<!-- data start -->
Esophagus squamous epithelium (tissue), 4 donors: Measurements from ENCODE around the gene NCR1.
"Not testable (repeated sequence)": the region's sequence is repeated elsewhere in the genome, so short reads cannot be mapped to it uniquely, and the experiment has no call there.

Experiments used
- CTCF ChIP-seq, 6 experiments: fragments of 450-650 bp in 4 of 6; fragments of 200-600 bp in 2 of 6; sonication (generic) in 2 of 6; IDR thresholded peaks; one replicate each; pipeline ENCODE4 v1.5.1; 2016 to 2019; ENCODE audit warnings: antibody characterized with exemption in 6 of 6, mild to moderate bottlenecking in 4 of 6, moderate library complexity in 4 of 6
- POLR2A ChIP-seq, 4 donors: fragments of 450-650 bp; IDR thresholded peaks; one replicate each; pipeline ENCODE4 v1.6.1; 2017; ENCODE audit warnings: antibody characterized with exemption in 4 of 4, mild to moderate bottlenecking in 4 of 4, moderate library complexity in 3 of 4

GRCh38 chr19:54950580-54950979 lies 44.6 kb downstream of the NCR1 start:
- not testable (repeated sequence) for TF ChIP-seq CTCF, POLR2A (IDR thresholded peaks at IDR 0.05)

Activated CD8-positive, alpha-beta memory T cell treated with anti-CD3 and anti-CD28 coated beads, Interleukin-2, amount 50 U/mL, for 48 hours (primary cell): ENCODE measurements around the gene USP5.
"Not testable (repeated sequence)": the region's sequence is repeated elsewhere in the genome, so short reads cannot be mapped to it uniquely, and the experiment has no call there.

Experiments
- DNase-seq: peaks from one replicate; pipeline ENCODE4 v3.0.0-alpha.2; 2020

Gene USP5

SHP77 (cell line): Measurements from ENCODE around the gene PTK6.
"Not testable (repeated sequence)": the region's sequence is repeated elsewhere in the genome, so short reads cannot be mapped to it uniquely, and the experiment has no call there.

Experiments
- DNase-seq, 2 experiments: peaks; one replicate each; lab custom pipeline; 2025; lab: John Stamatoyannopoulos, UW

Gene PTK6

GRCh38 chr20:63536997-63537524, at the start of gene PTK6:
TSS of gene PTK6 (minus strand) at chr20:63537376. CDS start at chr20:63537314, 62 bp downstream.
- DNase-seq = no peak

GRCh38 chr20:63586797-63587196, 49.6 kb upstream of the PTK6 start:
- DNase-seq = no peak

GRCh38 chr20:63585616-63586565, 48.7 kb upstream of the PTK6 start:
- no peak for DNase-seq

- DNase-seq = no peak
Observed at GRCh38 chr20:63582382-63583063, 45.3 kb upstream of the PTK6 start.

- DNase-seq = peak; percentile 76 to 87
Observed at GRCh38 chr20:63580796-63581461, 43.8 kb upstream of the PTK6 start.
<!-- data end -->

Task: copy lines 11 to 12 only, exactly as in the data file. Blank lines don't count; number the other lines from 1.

- DNase-seq: peaks from one replicate; pipeline ENCODE4 v3.0.0-alpha.2; 2020

Gene USP5